You can view performances like the Verdi’s Aida, Mozart’s Don Giovanni, Puccini’s Madame Butterfly or Wagner’s Parsifal.
Several programs of the Budapest Spring Festival and the CAFE Budapest Autumn Festival take place in Budapest Opera House.
Tickets are affordable, the price ranges from 400 HUF to 9,900 HUF. To get a good seat you’d better book in a couple of days in advance. Cheaper tickets are usually available until the last minute but they for seats with poor view of the stage.
Tips to buy ticket to the Opera and Ballet performances with a good view:
- If you want to sit in a box, make sure you ask your ticket to the front row.
- The second and third rows are not elevated, so people sitting in front of you can block your view.
- For gallery seats, buy ticket for the middle, on the sides you won’t be able to see most of the stage.
Where to Buy Tickets:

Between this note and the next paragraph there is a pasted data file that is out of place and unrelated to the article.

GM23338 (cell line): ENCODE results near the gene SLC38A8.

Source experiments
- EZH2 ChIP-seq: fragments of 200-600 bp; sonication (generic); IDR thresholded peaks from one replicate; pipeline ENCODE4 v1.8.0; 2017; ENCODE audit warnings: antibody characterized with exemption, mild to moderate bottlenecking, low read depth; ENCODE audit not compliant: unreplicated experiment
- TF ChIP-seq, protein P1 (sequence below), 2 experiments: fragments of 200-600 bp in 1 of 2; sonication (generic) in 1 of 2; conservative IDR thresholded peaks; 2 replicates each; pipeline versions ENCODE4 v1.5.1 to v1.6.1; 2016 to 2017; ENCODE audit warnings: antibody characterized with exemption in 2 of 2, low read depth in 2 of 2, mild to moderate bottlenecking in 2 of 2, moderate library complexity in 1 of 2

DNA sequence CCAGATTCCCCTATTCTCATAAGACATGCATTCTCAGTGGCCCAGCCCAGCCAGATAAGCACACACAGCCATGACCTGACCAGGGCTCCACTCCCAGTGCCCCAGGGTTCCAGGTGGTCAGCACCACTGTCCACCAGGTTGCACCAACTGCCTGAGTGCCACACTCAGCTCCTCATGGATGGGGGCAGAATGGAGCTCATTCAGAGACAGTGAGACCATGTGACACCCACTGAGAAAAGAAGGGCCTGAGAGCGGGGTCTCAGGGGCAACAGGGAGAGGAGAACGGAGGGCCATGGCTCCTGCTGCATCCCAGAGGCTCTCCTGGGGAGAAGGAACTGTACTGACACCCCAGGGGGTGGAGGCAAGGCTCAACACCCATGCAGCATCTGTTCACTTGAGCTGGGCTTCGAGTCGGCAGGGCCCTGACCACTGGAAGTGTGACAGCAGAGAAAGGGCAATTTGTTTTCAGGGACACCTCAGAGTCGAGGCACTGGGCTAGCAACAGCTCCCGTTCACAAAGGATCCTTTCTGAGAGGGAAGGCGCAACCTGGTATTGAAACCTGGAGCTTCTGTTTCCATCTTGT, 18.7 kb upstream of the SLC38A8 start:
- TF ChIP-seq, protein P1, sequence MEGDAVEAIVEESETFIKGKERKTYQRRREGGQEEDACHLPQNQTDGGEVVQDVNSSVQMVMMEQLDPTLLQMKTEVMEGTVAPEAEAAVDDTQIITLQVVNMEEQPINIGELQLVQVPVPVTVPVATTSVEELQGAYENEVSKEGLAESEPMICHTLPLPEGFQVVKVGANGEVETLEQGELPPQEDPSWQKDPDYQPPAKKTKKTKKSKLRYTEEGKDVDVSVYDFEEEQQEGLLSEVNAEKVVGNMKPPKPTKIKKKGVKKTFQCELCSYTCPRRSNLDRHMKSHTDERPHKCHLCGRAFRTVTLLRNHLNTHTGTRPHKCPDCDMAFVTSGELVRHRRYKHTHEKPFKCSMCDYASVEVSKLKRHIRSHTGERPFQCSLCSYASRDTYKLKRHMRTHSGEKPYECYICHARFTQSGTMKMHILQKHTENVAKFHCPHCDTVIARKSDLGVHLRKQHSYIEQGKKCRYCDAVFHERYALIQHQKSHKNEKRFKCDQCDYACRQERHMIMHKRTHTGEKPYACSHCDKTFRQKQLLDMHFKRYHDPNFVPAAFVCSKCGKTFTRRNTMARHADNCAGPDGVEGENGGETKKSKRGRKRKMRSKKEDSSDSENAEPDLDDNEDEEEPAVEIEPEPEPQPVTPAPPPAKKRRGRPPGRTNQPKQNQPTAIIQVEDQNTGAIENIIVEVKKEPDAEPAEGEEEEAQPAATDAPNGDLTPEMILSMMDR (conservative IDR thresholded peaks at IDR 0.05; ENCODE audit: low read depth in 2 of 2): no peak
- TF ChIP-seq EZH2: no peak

- Ticket office of the Opera House: on the Hajós Street side, near the sphinx Tel: + 36 1 353 0170Opening hours: Mon-Sat: 11.00 to the beginning of the performance (to 17.00 pm on days when there’s no performance), Sundays and holidays: 11.00 to 13.00 and from 16.00 to the beginning of the performance.
- strong>Ticket office of the Erkel Theatre: Address: Köztársaság tér 30., VIII. district, Tel: + 36 1 333 0540 Opening hours: Tue-Sat: 11.00 to the beginning of the performance (to 17.00 pm on days when there1s no performance), Sundays and holidays: 11.00 to 13.00 and from 16.00 to the beginning of the performance.
What to Wear in the Opera in Budapest – Dress Code
In Hungary people always dress up when they go to a theatre or to the Opera. Women usually wear nice evening dresses, while men wear dark suits.
Wearing jeans and a T-shirts doesn’t mean that you’ll be sent home from the entrance, but it’s not nice to feel out of place because of your clothes.
My advice is that put on something simple, but elegant. Make sure though that you feel yourself confident and comfortable in your dress.
Liszt Ferenc Square
Walk along the sycamore tree-lined Andrássy Avenue, and you can admire fine villas, elegant palaces and buildings of cultural importance.
Charming squares, like Jókai Square or Liszt Ferenc Square lie on both sides of the boulevard with benches inviting you to have a rest and restaurnats to have a meal.
Andrássy Avenue also offers plenty of cafés and restaurants, if you feel like having a hot drink with a cake or something more substantial.